Preterm birth can have deleterious health effects not only for the child, but also for the mother. A child may be born so early that various health systems are not matured, leading to susceptibility and delay in development and growth. Maternal health may also be severely impacted, with conditions such as anxiety and psychological stress. Managing the prevention of a pre-term delivery can be stressful and challenging for a pregnant woman, and authors Ha & McDonald (2016) report that this issue is not well studied. A cross-sectional survey was completed to find out not only what a woman’s preferences and concerns are, but also to find out which recommendations were likely to be followed by the patient. This is important, the authors state, because women who are actively involved in medical decisions are more likely to feel satisfied with their childbirth experience.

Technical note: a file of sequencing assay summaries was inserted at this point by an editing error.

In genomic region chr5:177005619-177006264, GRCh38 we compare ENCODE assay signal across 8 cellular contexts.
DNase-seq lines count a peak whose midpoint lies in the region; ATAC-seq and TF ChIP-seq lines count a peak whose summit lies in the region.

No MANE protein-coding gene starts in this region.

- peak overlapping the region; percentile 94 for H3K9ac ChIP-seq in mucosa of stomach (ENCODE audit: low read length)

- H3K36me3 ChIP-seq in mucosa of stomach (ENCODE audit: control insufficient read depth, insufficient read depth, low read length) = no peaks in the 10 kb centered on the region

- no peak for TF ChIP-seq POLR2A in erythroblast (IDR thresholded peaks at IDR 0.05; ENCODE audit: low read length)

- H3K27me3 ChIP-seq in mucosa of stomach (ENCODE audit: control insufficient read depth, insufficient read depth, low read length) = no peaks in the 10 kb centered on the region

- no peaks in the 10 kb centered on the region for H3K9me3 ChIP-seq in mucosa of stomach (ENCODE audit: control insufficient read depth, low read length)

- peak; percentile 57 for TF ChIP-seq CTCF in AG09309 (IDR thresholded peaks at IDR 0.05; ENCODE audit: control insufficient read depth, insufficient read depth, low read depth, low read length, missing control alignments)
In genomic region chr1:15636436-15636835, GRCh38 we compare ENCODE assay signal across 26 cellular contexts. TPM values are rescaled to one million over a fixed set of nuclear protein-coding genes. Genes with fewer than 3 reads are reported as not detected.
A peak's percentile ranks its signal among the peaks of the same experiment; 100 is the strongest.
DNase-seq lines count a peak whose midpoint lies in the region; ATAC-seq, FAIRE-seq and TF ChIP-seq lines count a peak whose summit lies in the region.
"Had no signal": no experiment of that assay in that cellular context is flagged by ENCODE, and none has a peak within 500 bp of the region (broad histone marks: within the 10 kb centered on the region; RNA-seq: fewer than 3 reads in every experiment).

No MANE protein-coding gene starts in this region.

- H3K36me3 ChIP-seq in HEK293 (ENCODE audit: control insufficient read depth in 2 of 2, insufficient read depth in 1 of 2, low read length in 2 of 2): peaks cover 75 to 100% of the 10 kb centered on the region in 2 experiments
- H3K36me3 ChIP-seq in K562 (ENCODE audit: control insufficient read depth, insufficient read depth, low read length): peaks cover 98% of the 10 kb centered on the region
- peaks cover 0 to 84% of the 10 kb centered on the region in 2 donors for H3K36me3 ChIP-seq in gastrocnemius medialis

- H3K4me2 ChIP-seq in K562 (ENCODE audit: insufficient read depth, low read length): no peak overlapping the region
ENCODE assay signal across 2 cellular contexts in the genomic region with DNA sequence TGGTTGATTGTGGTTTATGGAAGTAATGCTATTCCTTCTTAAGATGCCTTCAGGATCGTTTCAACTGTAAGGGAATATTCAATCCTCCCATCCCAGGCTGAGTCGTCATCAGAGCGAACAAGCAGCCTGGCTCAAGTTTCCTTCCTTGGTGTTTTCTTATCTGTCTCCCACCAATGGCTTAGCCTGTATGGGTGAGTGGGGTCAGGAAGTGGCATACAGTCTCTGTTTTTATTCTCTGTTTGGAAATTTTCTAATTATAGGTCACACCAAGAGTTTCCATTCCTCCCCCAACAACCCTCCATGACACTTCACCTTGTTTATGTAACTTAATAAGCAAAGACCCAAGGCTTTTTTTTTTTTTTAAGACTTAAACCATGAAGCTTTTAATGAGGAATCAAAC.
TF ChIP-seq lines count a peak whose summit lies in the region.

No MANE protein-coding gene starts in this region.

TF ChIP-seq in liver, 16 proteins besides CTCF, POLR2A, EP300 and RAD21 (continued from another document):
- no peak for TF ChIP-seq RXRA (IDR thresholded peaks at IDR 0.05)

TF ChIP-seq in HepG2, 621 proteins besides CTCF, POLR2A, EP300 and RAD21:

The survey was completed by 311 women at a median of 32 weeks gestation. Mean age was 30.9, and the majority of them identified as European/White-Caucasian. Most of them were married or in a common-law relationship and had received some level of post-secondary education. The majority of women who were told they were at increased risk of preterm labor (PTL) preferred close-monitoring rather then PTL prevention. Of interest is that the majority of women reported they would use other sources of information besides their primary provider, with the most reported source being the internet or family and friends. This point begs the question of how high is the quality level or accuracy of the available information on the internet or in the general public? Common available options for prevention included progesterone, cerclage, and pessary use. If a woman is not interested in using recommended prevention strategies, the goal of the rehabilitation clinician should be to, on a constant basis, monitor for symptoms and signs of early labor, and encourage the patient to keep any recommended provider appointments, and stay in close contact with her provider so that close-monitoring may be carried out.